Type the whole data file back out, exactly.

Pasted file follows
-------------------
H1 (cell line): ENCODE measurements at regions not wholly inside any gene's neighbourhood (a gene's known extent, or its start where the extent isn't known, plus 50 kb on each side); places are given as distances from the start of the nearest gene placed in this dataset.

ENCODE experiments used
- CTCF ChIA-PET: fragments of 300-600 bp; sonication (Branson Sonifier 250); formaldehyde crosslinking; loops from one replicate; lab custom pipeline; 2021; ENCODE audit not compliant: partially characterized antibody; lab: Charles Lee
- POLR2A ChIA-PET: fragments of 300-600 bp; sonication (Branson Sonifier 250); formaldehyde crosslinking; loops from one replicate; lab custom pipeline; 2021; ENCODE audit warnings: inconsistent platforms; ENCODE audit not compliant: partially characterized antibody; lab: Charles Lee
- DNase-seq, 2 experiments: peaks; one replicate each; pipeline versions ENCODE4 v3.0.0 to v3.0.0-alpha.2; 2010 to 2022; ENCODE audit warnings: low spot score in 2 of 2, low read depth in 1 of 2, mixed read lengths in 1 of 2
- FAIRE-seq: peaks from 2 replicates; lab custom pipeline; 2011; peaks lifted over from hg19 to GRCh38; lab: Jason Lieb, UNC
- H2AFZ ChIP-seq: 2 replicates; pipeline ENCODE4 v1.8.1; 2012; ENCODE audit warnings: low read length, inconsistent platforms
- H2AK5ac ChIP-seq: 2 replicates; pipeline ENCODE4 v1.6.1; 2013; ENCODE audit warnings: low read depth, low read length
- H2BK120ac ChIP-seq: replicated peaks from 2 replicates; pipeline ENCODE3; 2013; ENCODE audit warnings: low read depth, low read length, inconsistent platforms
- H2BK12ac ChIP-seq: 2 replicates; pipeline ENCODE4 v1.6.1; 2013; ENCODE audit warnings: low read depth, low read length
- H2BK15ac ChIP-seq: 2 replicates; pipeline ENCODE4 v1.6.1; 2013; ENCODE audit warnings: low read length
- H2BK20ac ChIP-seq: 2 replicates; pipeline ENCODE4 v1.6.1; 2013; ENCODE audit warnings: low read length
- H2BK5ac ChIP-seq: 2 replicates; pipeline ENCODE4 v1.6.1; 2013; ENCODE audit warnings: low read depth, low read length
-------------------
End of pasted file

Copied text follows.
H1 (cell line): ENCODE measurements at regions not wholly inside any gene's neighbourhood (a gene's known extent, or its start where the extent isn't known, plus 50 kb on each side); places are given as distances from the start of the nearest gene placed in this dataset.

ENCODE experiments used
- CTCF ChIA-PET: fragments of 300-600 bp; sonication (Branson Sonifier 250); formaldehyde crosslinking; loops from one replicate; lab custom pipeline; 2021; ENCODE audit not compliant: partially characterized antibody; lab: Charles Lee
- POLR2A ChIA-PET: fragments of 300-600 bp; sonication (Branson Sonifier 250); formaldehyde crosslinking; loops from one replicate; lab custom pipeline; 2021; ENCODE audit warnings: inconsistent platforms; ENCODE audit not compliant: partially characterized antibody; lab: Charles Lee
- DNase-seq, 2 experiments: peaks; one replicate each; pipeline versions ENCODE4 v3.0.0 to v3.0.0-alpha.2; 2010 to 2022; ENCODE audit warnings: low spot score in 2 of 2, low read depth in 1 of 2, mixed read lengths in 1 of 2
- FAIRE-seq: peaks from 2 replicates; lab custom pipeline; 2011; peaks lifted over from hg19 to GRCh38; lab: Jason Lieb, UNC
- H2AFZ ChIP-seq: 2 replicates; pipeline ENCODE4 v1.8.1; 2012; ENCODE audit warnings: low read length, inconsistent platforms
- H2AK5ac ChIP-seq: 2 replicates; pipeline ENCODE4 v1.6.1; 2013; ENCODE audit warnings: low read depth, low read length
- H2BK120ac ChIP-seq: replicated peaks from 2 replicates; pipeline ENCODE3; 2013; ENCODE audit warnings: low read depth, low read length, inconsistent platforms
- H2BK12ac ChIP-seq: 2 replicates; pipeline ENCODE4 v1.6.1; 2013; ENCODE audit warnings: low read depth, low read length
- H2BK15ac ChIP-seq: 2 replicates; pipeline ENCODE4 v1.6.1; 2013; ENCODE audit warnings: low read length
- H2BK20ac ChIP-seq: 2 replicates; pipeline ENCODE4 v1.6.1; 2013; ENCODE audit warnings: low read length
- H2BK5ac ChIP-seq: 2 replicates; pipeline ENCODE4 v1.6.1; 2013; ENCODE audit warnings: low read depth, low read length